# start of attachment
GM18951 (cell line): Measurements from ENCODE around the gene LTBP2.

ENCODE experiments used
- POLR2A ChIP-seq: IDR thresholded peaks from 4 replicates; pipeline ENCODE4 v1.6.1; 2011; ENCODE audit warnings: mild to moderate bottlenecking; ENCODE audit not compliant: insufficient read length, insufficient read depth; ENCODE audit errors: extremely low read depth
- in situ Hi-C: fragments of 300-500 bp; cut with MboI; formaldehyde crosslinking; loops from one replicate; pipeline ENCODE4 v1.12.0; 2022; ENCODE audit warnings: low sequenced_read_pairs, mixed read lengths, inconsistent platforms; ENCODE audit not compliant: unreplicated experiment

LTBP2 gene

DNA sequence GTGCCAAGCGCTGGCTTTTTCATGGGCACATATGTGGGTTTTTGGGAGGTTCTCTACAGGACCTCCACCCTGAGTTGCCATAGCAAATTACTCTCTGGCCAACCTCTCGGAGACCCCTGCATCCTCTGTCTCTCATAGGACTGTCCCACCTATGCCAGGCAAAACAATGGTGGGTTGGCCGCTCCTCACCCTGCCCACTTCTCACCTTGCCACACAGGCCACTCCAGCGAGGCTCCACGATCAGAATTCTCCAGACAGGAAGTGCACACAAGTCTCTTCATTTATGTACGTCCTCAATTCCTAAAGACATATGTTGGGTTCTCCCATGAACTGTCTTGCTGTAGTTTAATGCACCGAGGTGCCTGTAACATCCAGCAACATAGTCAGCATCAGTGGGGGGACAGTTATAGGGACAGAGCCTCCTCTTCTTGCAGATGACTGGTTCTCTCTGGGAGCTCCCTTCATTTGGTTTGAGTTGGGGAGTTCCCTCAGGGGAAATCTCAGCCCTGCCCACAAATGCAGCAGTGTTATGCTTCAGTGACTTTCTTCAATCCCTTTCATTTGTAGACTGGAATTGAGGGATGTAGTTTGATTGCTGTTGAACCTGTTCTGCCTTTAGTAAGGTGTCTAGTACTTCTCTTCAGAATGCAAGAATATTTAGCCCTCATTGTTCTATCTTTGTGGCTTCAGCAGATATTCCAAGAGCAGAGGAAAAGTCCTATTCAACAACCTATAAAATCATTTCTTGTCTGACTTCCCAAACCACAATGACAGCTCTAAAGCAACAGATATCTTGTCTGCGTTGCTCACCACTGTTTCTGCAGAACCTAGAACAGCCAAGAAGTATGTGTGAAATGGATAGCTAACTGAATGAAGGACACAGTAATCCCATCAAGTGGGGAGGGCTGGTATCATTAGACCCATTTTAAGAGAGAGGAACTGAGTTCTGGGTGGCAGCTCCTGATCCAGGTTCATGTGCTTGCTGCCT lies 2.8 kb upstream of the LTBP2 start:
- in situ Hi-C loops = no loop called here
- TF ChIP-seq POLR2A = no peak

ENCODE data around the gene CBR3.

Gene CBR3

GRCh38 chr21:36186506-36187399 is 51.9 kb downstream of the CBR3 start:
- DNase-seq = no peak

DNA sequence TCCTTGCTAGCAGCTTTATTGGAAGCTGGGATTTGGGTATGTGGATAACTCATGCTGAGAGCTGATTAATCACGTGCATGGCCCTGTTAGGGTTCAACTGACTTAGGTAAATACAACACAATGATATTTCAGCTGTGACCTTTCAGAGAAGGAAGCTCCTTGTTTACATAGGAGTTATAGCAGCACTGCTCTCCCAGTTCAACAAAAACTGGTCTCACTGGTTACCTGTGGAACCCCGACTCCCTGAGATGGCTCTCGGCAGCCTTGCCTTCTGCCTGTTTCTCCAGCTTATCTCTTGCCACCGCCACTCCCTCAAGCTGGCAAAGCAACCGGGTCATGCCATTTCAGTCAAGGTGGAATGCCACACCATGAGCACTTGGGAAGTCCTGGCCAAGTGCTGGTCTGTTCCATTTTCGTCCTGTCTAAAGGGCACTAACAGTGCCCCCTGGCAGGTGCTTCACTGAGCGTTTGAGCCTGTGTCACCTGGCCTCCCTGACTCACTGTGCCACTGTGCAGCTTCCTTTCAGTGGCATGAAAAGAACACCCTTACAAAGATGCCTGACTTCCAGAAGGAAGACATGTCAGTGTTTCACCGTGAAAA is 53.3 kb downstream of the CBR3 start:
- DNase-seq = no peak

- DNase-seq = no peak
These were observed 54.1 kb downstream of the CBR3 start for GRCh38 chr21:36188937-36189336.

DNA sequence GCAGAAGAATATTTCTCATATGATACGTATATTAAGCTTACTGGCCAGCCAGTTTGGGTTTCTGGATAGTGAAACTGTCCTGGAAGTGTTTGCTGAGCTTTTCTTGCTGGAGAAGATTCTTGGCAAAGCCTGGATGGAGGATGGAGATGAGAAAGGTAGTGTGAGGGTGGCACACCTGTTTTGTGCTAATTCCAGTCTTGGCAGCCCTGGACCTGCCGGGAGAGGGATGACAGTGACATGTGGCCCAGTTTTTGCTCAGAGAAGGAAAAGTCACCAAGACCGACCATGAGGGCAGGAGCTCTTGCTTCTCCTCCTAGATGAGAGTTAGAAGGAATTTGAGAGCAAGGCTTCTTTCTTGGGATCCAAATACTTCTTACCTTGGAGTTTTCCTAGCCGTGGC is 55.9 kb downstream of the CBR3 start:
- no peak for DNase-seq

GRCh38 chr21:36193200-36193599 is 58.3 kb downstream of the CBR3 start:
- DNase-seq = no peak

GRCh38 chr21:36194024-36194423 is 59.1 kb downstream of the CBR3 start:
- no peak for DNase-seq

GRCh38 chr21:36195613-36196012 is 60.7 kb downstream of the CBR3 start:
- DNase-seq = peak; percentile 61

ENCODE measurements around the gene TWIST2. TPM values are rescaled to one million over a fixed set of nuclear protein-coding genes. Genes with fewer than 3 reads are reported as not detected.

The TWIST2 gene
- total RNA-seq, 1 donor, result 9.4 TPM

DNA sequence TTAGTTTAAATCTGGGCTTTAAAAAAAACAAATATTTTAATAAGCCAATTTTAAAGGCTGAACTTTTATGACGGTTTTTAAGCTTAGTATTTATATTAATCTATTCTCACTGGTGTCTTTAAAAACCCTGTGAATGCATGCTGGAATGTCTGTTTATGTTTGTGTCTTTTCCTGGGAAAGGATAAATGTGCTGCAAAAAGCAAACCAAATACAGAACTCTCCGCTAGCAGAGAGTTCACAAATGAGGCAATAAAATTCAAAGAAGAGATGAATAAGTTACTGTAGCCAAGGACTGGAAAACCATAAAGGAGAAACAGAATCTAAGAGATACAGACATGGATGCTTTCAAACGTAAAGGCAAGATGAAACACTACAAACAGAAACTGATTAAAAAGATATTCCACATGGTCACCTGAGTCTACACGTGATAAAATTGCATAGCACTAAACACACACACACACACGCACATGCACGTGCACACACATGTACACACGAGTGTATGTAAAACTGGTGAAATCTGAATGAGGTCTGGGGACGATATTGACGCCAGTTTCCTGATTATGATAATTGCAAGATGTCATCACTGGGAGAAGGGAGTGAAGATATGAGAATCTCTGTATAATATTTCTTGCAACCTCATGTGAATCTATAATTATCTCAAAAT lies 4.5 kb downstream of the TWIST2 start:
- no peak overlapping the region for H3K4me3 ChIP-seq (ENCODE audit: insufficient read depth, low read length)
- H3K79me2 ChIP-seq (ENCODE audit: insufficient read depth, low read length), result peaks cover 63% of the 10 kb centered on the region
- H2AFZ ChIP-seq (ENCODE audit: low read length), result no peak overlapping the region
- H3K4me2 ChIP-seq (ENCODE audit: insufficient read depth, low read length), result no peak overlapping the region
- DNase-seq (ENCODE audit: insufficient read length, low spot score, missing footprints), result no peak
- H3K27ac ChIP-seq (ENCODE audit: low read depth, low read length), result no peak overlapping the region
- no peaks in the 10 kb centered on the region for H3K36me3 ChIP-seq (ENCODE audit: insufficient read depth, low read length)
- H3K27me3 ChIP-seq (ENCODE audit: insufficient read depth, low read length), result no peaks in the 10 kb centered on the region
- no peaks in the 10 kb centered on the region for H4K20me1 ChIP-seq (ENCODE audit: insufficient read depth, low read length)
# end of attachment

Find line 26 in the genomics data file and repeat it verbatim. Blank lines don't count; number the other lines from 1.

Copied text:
The TWIST2 gene